Hurricane Sandy, the mega storm that took a fateful turn toward the East Coast on Oct. 29, 2012, not only caused tremendous damage along the eastern seaboard, but also created produced strong seismic activity as far as Seattle, according to data shown at the Seismological Society of America's annual meeting on Thursday April 18.
According to scientists, wave-on-wave collisions caused by the storm resulted in what are known as standing waves that doubled the amount of energy sent toward the seafloor. The pressure directed from the ocean rattled earthquake monitors across the U.S.
"The turning of the storm created strong wave-on-wave interactions that increased the microseism energy," study co-author and director of the University of Utah Seismograph Station Keith Koper told OurAmazingPlanet. "When the storm turned north of the Bahamas, we saw a bump in the microseismic energy, and when it took that sharp left-hand turn, we saw an even bigger bump."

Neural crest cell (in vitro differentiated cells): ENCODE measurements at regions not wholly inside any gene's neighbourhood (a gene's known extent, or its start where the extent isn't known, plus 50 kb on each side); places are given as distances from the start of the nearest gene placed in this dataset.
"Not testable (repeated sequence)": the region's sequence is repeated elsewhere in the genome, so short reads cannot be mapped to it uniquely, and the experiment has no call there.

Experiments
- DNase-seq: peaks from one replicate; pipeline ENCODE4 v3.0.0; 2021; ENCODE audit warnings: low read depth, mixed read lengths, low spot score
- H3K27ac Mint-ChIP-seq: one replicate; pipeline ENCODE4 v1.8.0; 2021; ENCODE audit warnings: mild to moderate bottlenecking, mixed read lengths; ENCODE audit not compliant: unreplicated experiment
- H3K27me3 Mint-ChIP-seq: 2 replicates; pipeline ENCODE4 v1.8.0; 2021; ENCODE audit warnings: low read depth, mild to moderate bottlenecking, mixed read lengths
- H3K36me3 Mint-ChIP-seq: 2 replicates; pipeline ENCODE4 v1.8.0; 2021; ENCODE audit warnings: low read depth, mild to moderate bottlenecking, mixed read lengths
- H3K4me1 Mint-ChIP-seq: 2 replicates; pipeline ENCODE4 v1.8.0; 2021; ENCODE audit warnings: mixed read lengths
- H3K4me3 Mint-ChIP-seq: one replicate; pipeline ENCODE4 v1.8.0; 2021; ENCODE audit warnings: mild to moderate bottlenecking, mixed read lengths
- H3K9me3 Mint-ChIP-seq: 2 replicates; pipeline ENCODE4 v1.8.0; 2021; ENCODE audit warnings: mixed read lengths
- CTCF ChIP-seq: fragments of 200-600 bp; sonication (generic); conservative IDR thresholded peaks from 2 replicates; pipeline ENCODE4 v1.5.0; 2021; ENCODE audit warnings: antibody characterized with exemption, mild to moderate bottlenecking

Although Hurricane Sandy was not technically an earthquake, Koper states that its waves were strong enough to produce an earthquake-like effect. He states that the microseisms registered as around a magnitude three earthquake.
Scientists detected the microseisms using Earthscope, a group of around 500 seismometers that measure seismic activity across the U.S. In the future, lead study author and geophysics doctoral student at the University of Utah Oner Sufri plans to use the tremor data to investigate climate change.
"Because these microseisms are happening all over the Earth, we could have a better understanding of climate, ocean and solid-Earth interactions," he said.